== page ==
I used to have to haul around this crazy tape recorder. It's army type tape recorder and it's built to military specs, heavier than get out, very rugged. And we used to get complaints from people like in, in the European sector saying that, "This unit is not suitable for our purposes. It's too heavy. It's too cumbersome, and all the information should be fed back to our department because we're teaching this stuff." So I decided, well, why, why can't we take a standard, fairly high quality tape recorder and make a different power supply so we could adapt to different countries' electrical feeds. So like we knew in Japan they, they were using 100 volts and some of it was 50 Hertz, European sector was 200 volts or 220 volts or, and some of it was 50 Hertz and some of it was 60 Hertz. So I made a adaptive type power supply as part of my conceptual patent thing. And I did that, and I -- the other instructor that was there in the same organization, was from, he graduated from Stevens Institute, which is a, at that time was the foremost ship building design technical institute in the United States. And they used to have a towing tank, which is a long, looked like a long swimming pool and they used to drag these different hull configurations through the tank to determine drag, all these different constants. It's similar to a wind tunnel except you're just running it through water. Anyway, since I had the car, he didn't have the car and he wanted to go home. We used to -- two weekends I guess, I, I drove him up to his place and I was the family's houseguest. And he was located pretty close to Stevens Campus. So I had often wondered about different things about marine design. So I said, "Hey, if they're open, can you, can we take a tour of the place? I'd sure be interested in seeing what you people had there." So anyway he -- and that was a Saturday afternoon when we went there. And there, his old professor was there. And so they had some kind of a, I don't know -- it wasn't a open house but it was kind of a introductory thing to new students to come and see if they want to enroll there. So anyway, we got in a huge discussion about shipbuilding design and the noise from different things in the hull, like a propeller makes a huge amount of noise.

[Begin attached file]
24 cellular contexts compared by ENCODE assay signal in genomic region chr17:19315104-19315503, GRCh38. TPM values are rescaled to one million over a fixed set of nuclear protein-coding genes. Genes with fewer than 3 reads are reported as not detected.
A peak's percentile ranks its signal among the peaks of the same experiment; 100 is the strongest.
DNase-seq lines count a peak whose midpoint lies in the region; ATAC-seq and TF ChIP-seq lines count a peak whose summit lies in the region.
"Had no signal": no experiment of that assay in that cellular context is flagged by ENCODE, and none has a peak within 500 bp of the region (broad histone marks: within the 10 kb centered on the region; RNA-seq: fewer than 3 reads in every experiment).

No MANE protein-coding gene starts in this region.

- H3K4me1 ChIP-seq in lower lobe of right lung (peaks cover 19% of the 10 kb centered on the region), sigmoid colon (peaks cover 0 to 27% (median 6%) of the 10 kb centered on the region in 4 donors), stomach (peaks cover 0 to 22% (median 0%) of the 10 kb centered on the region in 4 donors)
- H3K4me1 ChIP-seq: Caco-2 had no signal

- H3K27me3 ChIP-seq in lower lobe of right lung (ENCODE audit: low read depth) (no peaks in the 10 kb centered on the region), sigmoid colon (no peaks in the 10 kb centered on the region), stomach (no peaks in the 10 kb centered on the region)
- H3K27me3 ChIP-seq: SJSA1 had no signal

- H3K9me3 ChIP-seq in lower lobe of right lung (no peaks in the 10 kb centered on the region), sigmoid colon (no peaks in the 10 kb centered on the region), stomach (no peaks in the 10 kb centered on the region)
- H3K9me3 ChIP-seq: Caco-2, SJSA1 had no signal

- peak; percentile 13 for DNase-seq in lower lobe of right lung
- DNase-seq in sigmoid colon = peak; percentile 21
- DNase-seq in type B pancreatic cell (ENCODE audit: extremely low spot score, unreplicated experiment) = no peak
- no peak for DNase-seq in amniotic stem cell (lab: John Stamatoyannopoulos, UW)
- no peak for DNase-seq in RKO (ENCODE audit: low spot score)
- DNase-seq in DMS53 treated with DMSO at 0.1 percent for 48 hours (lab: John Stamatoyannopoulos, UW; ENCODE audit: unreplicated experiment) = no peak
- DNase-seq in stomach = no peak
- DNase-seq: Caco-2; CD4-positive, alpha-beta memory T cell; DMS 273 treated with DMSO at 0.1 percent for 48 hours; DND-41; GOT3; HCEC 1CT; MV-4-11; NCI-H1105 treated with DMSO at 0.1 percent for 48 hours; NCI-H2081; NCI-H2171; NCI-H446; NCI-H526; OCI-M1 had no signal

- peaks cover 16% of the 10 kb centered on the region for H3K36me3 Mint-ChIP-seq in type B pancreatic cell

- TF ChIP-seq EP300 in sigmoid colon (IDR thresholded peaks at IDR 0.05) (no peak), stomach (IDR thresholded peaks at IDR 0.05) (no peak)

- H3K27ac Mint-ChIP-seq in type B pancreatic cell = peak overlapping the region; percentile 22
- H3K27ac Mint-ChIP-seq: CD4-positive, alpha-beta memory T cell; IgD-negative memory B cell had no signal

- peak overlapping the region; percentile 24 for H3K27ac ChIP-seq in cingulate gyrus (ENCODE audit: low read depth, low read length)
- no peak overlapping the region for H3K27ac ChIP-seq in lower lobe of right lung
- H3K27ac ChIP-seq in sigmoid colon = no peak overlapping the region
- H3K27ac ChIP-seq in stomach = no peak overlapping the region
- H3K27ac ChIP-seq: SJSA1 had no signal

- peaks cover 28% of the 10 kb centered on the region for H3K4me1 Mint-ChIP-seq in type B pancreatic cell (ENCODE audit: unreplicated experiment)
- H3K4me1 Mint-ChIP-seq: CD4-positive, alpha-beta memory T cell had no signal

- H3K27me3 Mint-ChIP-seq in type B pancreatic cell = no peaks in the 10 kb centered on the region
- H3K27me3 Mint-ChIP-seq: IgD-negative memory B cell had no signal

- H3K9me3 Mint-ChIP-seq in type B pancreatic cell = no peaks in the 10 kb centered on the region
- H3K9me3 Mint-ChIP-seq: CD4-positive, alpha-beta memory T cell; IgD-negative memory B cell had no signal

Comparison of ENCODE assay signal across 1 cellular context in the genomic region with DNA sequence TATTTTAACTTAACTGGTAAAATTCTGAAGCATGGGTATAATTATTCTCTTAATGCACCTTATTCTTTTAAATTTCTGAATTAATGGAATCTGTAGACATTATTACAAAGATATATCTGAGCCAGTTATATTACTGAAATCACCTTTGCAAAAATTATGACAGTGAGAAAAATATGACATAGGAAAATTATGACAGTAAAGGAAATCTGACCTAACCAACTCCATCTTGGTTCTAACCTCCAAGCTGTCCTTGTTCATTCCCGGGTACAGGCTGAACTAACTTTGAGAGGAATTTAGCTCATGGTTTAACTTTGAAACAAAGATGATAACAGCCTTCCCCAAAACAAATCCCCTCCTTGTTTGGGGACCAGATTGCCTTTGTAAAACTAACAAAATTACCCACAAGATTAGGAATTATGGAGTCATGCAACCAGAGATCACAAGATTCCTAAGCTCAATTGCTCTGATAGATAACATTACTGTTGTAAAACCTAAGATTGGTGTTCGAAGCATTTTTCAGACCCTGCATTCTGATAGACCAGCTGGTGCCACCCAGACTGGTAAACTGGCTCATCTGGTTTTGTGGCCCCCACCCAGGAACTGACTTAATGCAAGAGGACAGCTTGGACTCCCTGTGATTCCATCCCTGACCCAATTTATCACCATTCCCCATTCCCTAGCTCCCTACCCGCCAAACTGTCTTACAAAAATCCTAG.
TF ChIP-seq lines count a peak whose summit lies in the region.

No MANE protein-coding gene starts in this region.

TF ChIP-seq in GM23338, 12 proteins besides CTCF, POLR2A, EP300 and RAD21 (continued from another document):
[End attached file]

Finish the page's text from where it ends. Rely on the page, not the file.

TI: Right.

HM: And so I got this crazy idea, well, why don't we have a propeller-seeking, noise homing underwater torpedo. And I, I -- that just came out of my mind because --

TI: Because you could figure out some kind of device that would, that would home in on that, on that vibration or that noise?

HM: Noise on the propeller. And that's a real noisy, noise, high noise generator on a ship. So since I was making this patent application or going through this red tape of filing this stuff I decided I, I would do one for the acoustic torpedo.

TI: Now what gave you the idea to patent this information? Where did that come from?

HM: At that time Captain Jenkins, who was the head of the department said, "Hey, if you guys could figure out something better than what we're using," and he knew this other kid was from Stevens, had a pretty good background in electronics. He says, "Why don't you guys apply for a patent? At least we will get our department name in the, in the news." And so he was encouraging us to do that.

TI: But this would be a patent owned by the U.S. Government?

HM: Yeah. You have to sign everything, all your rights to the government. And the army in this instance, in this specific case, to the CIC, because this recording equipment was relative to what the CIC needed in their field functions. And the, the missile thing, the underwater torpedo thing, was -- he thought well, they'd just file it and it would go to some other department of defense area. So he was encouraging us to do this. He was a ham himself. He wanted us to be participant in the military amateur radio system. Under his encouragement, all of us that were hams, we signed up with this system. So we became part of the emergency Mars network. And well, I didn't think anything about that patent for a long time. And we got a call from this outfit in Chicago and they said they wanna see if they can talk to me about the patent application I made. Well it was long since I had forgotten about it. I couldn't care less.

TI: This was years after you -- you're still in the...

HM: No, no, this was months after...

TI: Okay.

HM: ...the situation.

<End Segment 15> - Copyright © 1999 Densho. All Rights Reserved.

<Begin Segment 16>